The Texas-Florida Connection
Hold Your Horses, Gov. Rick Scott
Can Florida emulate Texas in creating jobs? Here's a comparison.
Both Florida and Texas have two major incentive funds to help relocating businesses. Florida's Quick Action Closing Fund is a meant to be a deal-closer when it can give the state a "clear competitive edge" against another state. Projects must be in a targeted industry, have a positive payback ratio and create at least 10 new jobs with annual wages at least 115% of average. Florida created the fund in 1999 and has invested more than $237 million for a reported return of $5.8 billion in capital investment, 31,700 new jobs and 13,200 retained jobs.
The Texas Enterprise Fund is a similar deal-closing fund used as a final incentive in cases where a single Texas site is competing with an out-of-state option. Projects must have significant local support and create jobs with pay that exceeds average county wages. The award is tied to the number of jobs created. Established in 2003, the fund has invested nearly twice as much as Florida's — more than $435.3 million, reporting a return of $14.6 billion in capital investment and more than 58,000 new jobs. Texas has allocated $150 million to the fund for the next two-year period.
Florida's Innovation Incentive Program was created in 2006 so Florida could compete for high-value R&D or innovation-economy jobs. An R&D project must involve higher-education collaboration, be a catalyst for an emerging technology cluster and carry a local one-to-one match. An innovation project must create 1,000 jobs with a capital investment of $500 million and a local one-to-one match. The state has spent $450 million from the fund on seven projects, including Sanford-Burnham Medical Research Institute in Orlando, Max Planck in Jupiter and Torrey Pines in Port St. Lucie. Unsure of its impact, the Florida Legislature didn't fund it in 2009 or 2010, but devoted $75 million to it in 2011 and $15 million in 2012.
Michael K. Berry
The Texas Emerging Technology Fund is a $200-million initiative created in 2005.
A 17-member advisory group of high-tech leaders, entrepreneurs and research experts reviews projects and recommends funding allocations to the governor, lieutenant governor and Speaker of the House. Since it was created in 2005, the fund has allocated more than $197.2 million to 133 early-stage companies and $173 million in grant matching and research superiority funds to Texas universities. Texas has allocated $140 million to the fund for the next two-year period.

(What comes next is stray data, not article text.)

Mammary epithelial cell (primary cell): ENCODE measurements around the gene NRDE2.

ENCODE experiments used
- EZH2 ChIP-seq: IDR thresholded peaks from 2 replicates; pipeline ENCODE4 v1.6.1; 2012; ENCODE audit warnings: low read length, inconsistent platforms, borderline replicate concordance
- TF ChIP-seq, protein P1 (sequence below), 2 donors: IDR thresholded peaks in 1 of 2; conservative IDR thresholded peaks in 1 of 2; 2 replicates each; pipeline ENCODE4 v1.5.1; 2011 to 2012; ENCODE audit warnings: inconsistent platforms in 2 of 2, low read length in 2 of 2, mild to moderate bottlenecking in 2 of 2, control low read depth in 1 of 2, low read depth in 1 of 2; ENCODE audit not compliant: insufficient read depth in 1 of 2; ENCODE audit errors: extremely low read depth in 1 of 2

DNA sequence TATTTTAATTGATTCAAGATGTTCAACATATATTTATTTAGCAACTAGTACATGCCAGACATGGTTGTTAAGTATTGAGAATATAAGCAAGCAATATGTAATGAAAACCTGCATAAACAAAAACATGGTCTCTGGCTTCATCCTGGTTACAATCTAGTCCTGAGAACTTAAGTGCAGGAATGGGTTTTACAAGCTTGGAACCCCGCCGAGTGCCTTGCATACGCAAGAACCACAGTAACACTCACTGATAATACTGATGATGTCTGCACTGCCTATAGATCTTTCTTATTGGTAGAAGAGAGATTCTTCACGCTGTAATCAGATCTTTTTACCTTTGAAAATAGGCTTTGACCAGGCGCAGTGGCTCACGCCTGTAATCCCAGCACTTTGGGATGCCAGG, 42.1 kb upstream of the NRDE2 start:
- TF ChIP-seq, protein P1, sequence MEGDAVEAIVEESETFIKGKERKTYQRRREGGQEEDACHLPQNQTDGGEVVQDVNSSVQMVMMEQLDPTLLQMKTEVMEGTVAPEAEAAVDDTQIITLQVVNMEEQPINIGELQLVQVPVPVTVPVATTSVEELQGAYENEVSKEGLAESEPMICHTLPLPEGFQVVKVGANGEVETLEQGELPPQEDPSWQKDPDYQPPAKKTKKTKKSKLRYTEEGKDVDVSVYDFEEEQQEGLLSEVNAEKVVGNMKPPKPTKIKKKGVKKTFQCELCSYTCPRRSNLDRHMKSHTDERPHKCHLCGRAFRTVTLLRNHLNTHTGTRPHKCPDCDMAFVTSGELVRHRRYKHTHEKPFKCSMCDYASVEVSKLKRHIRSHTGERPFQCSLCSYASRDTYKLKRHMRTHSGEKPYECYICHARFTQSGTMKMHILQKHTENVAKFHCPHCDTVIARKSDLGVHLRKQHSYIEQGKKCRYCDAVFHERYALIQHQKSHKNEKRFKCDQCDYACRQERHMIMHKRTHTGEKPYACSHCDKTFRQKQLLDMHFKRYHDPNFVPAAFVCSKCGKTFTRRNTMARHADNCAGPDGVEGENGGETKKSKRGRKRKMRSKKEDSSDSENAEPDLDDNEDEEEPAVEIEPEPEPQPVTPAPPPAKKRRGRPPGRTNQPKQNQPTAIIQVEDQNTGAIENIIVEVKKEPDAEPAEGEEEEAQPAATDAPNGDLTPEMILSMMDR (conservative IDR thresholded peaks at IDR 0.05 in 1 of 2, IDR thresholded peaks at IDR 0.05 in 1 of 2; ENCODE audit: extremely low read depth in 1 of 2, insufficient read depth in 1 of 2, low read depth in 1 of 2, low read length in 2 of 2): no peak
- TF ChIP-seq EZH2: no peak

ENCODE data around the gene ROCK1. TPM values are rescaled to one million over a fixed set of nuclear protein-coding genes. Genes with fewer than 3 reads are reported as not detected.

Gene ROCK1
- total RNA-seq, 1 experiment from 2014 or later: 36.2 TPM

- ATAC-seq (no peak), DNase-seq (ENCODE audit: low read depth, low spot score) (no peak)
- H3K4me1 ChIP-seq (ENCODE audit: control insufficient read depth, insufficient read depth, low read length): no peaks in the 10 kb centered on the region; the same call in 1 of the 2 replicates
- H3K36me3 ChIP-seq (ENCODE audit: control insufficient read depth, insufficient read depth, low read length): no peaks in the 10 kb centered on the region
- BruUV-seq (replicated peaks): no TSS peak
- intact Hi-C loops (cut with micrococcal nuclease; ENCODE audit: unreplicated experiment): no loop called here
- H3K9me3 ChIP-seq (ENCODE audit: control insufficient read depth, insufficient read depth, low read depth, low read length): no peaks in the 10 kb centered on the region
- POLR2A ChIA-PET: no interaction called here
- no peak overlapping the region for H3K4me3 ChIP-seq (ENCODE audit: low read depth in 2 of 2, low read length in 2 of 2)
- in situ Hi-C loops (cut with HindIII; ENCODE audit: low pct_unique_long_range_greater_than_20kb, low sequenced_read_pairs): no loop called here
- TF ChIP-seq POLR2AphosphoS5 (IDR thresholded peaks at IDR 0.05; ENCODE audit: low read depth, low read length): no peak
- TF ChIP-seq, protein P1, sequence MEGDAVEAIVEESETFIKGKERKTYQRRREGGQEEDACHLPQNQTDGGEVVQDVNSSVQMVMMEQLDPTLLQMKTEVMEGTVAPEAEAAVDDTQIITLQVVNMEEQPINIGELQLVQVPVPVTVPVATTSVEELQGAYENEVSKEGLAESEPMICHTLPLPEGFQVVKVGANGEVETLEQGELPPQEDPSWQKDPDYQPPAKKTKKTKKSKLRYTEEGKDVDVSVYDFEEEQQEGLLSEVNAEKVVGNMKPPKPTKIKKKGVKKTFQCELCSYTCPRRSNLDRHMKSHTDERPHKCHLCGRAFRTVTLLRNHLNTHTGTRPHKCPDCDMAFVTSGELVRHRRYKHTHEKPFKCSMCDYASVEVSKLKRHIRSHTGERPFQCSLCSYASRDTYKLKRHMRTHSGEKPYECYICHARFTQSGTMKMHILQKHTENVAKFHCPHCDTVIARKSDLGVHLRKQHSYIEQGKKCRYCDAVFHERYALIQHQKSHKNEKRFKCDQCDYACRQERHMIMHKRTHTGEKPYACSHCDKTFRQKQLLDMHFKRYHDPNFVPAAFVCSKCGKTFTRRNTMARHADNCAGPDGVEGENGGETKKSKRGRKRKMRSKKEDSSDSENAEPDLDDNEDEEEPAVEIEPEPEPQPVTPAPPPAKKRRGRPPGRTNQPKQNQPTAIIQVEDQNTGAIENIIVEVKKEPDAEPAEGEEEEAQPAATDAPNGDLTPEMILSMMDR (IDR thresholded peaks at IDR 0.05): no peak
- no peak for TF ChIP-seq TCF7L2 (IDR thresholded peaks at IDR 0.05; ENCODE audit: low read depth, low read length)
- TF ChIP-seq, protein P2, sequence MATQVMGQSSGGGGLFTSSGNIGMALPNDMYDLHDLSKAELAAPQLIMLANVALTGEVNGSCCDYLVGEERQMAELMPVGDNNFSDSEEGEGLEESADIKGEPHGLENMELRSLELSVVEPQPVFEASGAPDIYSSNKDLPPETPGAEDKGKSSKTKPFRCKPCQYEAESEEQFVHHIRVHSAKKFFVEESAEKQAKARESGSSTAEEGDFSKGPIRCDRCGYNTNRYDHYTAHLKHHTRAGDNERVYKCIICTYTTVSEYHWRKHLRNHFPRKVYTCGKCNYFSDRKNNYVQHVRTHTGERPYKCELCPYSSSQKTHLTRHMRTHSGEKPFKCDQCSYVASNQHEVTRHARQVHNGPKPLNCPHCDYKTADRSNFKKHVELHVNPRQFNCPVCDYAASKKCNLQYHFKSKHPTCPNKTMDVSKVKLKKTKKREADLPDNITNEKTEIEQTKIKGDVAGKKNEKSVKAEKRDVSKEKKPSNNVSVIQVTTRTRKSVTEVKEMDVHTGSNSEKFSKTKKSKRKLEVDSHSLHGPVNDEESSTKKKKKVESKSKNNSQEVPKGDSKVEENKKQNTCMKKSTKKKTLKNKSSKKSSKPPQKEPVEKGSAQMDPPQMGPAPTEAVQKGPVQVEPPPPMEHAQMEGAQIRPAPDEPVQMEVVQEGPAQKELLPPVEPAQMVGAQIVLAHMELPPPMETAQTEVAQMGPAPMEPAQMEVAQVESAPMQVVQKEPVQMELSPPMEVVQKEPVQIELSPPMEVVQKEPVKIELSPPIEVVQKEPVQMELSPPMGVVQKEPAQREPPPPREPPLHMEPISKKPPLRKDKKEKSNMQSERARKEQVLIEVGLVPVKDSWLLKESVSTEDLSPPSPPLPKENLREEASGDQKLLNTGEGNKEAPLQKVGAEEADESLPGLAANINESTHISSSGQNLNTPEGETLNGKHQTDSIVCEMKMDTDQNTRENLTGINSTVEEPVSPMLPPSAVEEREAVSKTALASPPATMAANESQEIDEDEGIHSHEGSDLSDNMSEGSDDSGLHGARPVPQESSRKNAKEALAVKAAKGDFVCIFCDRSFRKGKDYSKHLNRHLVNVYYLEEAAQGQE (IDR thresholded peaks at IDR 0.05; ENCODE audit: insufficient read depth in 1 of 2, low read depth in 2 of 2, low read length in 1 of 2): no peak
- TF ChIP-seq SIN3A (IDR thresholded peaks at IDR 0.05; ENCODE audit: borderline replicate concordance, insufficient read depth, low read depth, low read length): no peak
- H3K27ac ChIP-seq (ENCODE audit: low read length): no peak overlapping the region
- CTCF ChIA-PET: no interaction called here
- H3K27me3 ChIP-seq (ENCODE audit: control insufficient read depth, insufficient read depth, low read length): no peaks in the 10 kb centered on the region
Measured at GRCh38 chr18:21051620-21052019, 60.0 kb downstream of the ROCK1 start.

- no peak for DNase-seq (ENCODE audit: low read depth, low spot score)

In addition, local communities in Texas can vote for up to a penny of additional sales tax to fund them. "We never give the most away" when competing with other states," says Michael K. Berry of Hillwood Development. "We feel we don't have to."
State Budget and Legislative Process
A little more than a third of the state budgets of both Florida and Texas come from the federal government. Both states' constitutions require a balanced budget, and both cut billions from their budgets in the face of revenue shortfalls — in Texas' case, some $27 billion in cuts for the state's 2012-13 biennial budget cycle.
Some believe Texas has an advantage because the Texas Legislature, by constitution, only meets once every other year.
Florida's unlikely to copy that provision. In addition to shifting the balance of power more toward the governor's office, the measure means that "we have legislators who really have to make a living doing something else," says John Doggett at UT Austin. "It creates restraint that you don't see in other states."
Texas tax policy is not all that different from Florida's. Florida has a corporate tax, 5.5% of net income, which Scott wants to eliminate. Economic developers say it's not a significant departure from Texas' gross margins tax.
This year, the Florida Legislature declined to pass Scott's plan to cut the corporate tax rate to 3% as a first step toward phasing it out over seven years. Senate President Mike Haridopolos says business leaders told him Florida's "stability is more important than reducing a 5.5% corporate tax rate."
|What do you think about the whole Florida -vs- Texas debate? Let us know, click to comment at the end of this article.|
Florida is particularly unlikely to copy one feature of taxes in Texas: Property tax rates there are, on average, twice as high as they are in Florida.